Barclays profits jump awaiting new CEO
Barclays increased net profits by 43 percent in the first half as cost-cutting and higher revenue offset provisions for settling a series of scandals, the troubled British bank announced Wednesday.
Barclays, which earlier this month sacked chief executive Antony Jenkins, said profit after tax increased to £1.611 billion ($2.512 billion, 2.275 billion euros) in the six months to the end of June from £1.126 billion in the first half of 2014.
Pre-tax profits jumped by a quarter to £3.11 billion, said the bank, which has been mired in a series of market-rigging scandals.
"The results reported today represent continued good progress for the business," said John McFarlane, who, in the role of executive chairman, has replaced Jenkins on an interim basis awaiting the appointment of a new chief executive officer.
"I am personally pleased with recent progress in the Investment Bank. It has generated a double-digit return," he said in Wednesday's earnings statement.
Barclays reported an overall group revenue rise of 4.0 percent in the first half to £13.88 billion, while operating expenses dropped by a tenth.
It meanwhile increased by 77 percent to £1.966 billion the amount set aside to meet costs and fines linked to market-rigging, as well as to the mis-selling of insurance products.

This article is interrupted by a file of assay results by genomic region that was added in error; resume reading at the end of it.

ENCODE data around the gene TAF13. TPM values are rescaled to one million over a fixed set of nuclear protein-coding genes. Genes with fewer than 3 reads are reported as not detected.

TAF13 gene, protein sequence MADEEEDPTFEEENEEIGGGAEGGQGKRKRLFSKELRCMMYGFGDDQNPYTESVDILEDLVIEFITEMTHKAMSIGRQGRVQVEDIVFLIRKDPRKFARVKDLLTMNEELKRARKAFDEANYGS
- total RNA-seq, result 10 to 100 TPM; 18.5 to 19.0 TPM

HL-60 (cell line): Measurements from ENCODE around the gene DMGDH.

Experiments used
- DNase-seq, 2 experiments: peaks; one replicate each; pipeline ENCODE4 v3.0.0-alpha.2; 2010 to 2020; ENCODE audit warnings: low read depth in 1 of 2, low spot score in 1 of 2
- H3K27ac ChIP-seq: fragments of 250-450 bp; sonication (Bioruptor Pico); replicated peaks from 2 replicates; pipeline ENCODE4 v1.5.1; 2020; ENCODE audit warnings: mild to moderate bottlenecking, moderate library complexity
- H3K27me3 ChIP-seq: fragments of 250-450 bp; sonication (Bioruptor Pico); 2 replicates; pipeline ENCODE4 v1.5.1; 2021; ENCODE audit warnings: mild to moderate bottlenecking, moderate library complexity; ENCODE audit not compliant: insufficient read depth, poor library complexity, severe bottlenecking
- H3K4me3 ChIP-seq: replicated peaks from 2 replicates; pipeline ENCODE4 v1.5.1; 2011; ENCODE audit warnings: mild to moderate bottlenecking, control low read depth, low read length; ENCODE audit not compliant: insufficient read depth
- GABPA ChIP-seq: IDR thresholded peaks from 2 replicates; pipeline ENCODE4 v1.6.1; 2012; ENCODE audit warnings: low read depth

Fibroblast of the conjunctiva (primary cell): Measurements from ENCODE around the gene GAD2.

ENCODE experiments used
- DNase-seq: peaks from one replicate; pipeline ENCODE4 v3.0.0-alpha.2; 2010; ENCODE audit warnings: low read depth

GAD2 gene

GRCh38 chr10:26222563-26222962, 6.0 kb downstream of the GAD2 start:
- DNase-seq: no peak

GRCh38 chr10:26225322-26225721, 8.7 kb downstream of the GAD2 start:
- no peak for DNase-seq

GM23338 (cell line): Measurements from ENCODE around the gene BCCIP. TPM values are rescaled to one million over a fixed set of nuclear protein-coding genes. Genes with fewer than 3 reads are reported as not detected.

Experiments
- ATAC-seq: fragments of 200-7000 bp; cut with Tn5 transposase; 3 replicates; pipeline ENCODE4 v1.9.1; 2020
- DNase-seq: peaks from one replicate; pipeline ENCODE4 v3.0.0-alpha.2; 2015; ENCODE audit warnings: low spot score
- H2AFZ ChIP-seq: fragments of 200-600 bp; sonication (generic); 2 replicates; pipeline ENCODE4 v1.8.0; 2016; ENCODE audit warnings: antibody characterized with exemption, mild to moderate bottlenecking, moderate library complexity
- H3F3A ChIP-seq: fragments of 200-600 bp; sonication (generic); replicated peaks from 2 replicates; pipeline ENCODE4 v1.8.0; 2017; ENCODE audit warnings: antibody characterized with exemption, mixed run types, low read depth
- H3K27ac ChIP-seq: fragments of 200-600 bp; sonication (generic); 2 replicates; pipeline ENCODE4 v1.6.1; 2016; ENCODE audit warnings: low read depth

Jenkins had vowed to bring a new culture of decency to Barclays, and oversaw drastic restructuring that shrank its investment bank.
But in early July, Barclays surprised markets by announcing that "new leadership" was required to accelerate an overhaul of the beleaguered group, leading to Jenkins' dismissal with immediate effect.
Jenkins had replaced Bob Diamond in July 2012 -- who himself was forced to resign after the damaging Libor interest-rate fixing scandal that engulfed Barclays.
Jenkins however struggled to restore the group's damaged reputation which was tarnished also by the rigging of foreign exchange at the bank.
"We need to be much more customer and client orientated in our approach, to streamline and eliminate unnecessary and cumbersome bureaucracy, and to embed direct accountability for activities within our businesses," McFarlane said in Wednesday's statement.
"Crucially we must do this in a way which is consistent with our values, and with strong controls in place, so that we build this business in the right way."
- Job cuts -
Under Jenkins, Barclays slashed more than 19,000 jobs and recent reports suggested that it plans to axe thousands more staff across the group.
"With or without a new chief executive, Barclays appears eager to press ahead with the increased pace of restructuring within the group," Richard Hunter, head of equities at Hargreaves Lansdown Stockbrokers, said in reaction to the earnings update.
In May, Barclays was slapped with a $2.4-billion fine by US and UK regulators for manipulation of foreign exchange trading. Five other global banks have been fined over the affair.
"The legacy and fresh provisions for past misdemeanours remain a drag on overall performance, as Barclays attempts once and for all to consign those issues to history," said Hunter.
In early trading, shares in Barclays climbed 2.70 percent to 287.15 pence on London's benchmark FTSE 100 index, which was up 0.65-percent at 6,597.78 points compared with Tuesday's close.
© 2015 AFP